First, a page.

What makes understanding the mechanisms of anthropogenic climate change different from the other three revolutions is that after the science was fully settled, a massive disinformation campaign began, backed by economic interests and opponents of government intervention into environmental policy. The first stirrings of this campaign appeared in the late 1980s, a re-imagining of the disinformation campaign waged by the tobacco industry against the link between cancer and smoking. In fact, one leading scientific consultant for the tobacco industry, Frederick Seitz, later moved into attacks on climate science. Since contemporary readers are far more likely to be interested in the present assault on climate science than in some criticism of Svante Arrhenius a century ago, the book suffers considerably by overly condensing the history of climate denialism.
My own position on global warming, since you asked, is that it’s a whole lot clearer than the skeptics make out but not nearly as clear as Al Gore makes out. It’s especially troubling that there are no climate models that run “straight out of the box,” where you can plug in basic Earth data and get Earth’s climate (and presumably Mars’s or Venus’s, given the appropriate data). All climate models have to have large initial inputs much larger than the range of variables they seek to model. However, given the possible consequences, the prudent thing—the conservative thing—is to plan for the worst case and assume we are changing the climate. Nor am I aware of any definition of “conservative” that regards it as acceptable to squander resources like fossil fuels merely because we can. That petroleum in the Bakken shale that we don’t burn today will still be there in the future when we may really need it. And despite the problems of climate models, they are far better grounded in data and theory than any of the widespread predictions of economic disaster if we attempt to reduce carbon emissions. Indeed, I haven’t seen a single economic criticism that is based on serious modeling at all. Mostly they’re arm-waving, or simplistic extrapolations from a few cherry-picked statistical studies. Finally, if it’s legitimate to assert, as some denialists do, that puny humans cannot affect something as vast as the atmosphere, it’s equally legitimate to claim that the puny efforts of the US government cannot affect something as vast as the US economy. (As one wag put it with a good deal of truth, voting the economy makes about as much sense as voting the weather.) The best statement of the situation I’ve seen was a Joel Pett cartoon that showed a lecturer posing by a long list of benefits from reducing fossil fuel use, and someone in the audience asking, “What if it’s a big hoax and we create a better world for nothing?”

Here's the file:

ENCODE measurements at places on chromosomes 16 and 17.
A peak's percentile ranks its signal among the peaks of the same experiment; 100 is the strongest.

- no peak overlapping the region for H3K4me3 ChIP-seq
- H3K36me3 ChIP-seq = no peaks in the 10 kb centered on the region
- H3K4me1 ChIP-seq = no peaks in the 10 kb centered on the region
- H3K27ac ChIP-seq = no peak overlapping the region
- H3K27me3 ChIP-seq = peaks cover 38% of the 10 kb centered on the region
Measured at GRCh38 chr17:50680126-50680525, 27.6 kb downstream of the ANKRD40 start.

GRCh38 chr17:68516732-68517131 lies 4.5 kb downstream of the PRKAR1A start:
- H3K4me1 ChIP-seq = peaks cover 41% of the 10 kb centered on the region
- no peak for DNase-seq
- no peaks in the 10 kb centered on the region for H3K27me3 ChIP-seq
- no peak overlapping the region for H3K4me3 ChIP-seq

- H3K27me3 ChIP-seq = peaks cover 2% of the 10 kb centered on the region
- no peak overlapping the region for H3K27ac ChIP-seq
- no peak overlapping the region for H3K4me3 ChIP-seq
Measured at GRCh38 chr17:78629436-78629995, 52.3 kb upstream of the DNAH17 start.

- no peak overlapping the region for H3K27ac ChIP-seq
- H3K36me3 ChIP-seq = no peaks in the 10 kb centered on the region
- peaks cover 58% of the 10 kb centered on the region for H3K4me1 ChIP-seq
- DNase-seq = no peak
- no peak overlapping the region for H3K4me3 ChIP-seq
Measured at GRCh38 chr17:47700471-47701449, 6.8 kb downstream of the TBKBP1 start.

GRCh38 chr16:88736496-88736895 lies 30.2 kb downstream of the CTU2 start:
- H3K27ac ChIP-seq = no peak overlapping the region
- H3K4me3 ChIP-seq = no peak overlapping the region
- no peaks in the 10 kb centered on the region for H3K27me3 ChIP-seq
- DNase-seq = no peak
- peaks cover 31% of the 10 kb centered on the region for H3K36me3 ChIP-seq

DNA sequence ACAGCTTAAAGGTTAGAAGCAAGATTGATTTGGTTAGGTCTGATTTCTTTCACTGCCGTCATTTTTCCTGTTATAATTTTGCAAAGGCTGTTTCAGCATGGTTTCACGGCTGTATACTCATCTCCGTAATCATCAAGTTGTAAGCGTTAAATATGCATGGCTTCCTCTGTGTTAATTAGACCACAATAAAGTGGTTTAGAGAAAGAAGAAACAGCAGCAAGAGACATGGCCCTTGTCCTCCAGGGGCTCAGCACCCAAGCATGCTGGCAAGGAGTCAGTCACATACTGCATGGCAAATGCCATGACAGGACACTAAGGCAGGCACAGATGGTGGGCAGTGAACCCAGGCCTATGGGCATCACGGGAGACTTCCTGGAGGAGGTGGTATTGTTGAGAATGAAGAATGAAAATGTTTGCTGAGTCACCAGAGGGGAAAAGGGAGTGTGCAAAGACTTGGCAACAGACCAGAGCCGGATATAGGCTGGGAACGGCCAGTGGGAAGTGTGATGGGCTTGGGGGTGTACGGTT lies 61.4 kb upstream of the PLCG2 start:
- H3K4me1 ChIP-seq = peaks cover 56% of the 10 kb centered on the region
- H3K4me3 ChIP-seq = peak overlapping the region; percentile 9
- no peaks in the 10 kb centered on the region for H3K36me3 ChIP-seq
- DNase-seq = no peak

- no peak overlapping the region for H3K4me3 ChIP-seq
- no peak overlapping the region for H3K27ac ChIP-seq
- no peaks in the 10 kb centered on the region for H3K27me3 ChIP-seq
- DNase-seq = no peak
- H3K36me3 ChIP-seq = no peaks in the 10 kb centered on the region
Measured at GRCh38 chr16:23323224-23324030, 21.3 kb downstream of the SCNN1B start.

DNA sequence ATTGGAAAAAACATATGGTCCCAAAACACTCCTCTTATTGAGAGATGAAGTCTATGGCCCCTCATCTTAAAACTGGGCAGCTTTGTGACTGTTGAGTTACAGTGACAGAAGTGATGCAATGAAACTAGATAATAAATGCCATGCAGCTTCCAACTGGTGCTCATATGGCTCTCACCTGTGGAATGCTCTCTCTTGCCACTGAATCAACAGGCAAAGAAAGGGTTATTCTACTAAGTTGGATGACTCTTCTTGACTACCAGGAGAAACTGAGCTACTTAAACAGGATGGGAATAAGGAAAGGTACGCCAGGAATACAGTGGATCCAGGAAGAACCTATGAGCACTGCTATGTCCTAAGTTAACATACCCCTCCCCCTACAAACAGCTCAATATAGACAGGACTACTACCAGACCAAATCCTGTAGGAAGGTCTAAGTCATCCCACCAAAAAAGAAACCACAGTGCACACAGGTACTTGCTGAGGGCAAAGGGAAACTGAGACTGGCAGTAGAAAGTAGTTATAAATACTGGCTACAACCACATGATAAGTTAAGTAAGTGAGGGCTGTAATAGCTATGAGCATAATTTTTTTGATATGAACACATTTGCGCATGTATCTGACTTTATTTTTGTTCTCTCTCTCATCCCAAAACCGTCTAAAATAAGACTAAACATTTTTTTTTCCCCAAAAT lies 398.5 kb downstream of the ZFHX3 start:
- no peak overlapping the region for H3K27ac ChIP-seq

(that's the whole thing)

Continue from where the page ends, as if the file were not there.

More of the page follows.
Next up in part 4: conclusions.
Steven Dutch is Professor Emeritus in the Department of Natural and Applied Sciences (Geoscience), University of Wisconsin–Green Bay, and the coauthor, with Joseph M. Moran and James S. Monroe, of the textbook Earth Science (Belmont [CA]: West/Wadsworth Publishing Company, 1998). He is signatory #424 to Project Steve.